The North Atlantic was once home to a bird that bore a remarkable similarity to penguins. The great auk, also known as “the original penguin,” was a large, flightless, black and white bird, that is said to have existed in the millions. Despite its appearance, the great auk is actually a relative of razorbills and puffins, not of penguins. However, since around 1844, the Northern Hemisphere has been without its version of the penguin, and it looks like our species is to blame.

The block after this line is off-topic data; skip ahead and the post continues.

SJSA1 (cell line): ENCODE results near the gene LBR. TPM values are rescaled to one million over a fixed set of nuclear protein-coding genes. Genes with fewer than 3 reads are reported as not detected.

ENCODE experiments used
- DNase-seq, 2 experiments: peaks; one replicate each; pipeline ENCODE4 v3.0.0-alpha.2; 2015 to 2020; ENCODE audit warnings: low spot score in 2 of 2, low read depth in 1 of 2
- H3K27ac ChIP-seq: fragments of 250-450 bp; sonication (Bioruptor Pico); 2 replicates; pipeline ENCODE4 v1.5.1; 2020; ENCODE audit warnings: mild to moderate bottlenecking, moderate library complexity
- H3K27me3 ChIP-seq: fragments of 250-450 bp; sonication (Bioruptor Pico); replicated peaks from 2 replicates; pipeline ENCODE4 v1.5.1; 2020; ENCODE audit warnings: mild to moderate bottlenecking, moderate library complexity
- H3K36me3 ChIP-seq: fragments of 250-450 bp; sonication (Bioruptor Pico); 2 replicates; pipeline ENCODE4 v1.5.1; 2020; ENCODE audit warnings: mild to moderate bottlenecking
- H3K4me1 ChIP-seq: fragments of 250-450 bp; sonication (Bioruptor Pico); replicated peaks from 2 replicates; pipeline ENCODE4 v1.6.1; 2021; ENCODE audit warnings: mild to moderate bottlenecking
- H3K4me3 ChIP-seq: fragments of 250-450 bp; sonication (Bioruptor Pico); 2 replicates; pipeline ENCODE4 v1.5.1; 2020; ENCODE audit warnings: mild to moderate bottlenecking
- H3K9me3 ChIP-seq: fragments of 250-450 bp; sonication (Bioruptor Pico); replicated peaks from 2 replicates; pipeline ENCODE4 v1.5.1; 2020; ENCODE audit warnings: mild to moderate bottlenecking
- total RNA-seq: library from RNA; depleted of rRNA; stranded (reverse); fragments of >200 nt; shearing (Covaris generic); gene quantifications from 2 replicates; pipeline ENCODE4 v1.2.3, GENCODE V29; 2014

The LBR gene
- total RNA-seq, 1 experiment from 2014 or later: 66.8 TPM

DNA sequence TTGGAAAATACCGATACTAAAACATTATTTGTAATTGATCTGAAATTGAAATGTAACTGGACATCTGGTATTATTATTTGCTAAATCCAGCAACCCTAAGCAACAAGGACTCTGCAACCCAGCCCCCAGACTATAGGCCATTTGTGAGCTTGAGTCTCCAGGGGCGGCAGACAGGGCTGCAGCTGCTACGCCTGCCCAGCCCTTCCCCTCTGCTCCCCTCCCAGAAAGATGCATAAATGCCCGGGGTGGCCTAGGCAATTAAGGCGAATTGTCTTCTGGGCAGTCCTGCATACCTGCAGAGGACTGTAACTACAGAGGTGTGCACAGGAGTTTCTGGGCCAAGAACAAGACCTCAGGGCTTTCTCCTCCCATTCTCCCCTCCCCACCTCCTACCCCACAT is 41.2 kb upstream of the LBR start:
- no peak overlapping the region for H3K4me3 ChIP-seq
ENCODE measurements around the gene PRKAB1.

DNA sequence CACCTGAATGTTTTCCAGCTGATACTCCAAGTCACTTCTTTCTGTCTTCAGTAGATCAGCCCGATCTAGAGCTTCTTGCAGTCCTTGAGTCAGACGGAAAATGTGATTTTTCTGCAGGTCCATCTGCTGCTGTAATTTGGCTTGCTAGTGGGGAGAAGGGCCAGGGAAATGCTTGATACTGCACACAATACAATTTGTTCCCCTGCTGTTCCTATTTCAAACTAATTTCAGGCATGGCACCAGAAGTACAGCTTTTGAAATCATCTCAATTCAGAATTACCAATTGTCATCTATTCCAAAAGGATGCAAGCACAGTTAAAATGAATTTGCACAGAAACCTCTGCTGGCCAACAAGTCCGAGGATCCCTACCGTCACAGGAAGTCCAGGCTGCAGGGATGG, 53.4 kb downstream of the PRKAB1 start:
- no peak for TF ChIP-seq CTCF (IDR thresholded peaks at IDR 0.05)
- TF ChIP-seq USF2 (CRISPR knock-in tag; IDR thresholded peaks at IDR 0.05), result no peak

The great auk had long provided humans with a source of meat and eggs. But from around 1500, hunting dramatically intensified when Europeans discovered the rich fishing grounds of Newfoundland. Within 350 years, the last great auks ever reliably seen were killed to be put in a museum, and the species was lost forever.
Given the relative speed of this extinction, it’s worth asking whether other factors, such as environmental changes, were involved. Was the great auk heading for extinction before intensive hunting began? Or could it have survived and still be around today if it hadn’t been for humans?
Source: Ars Technica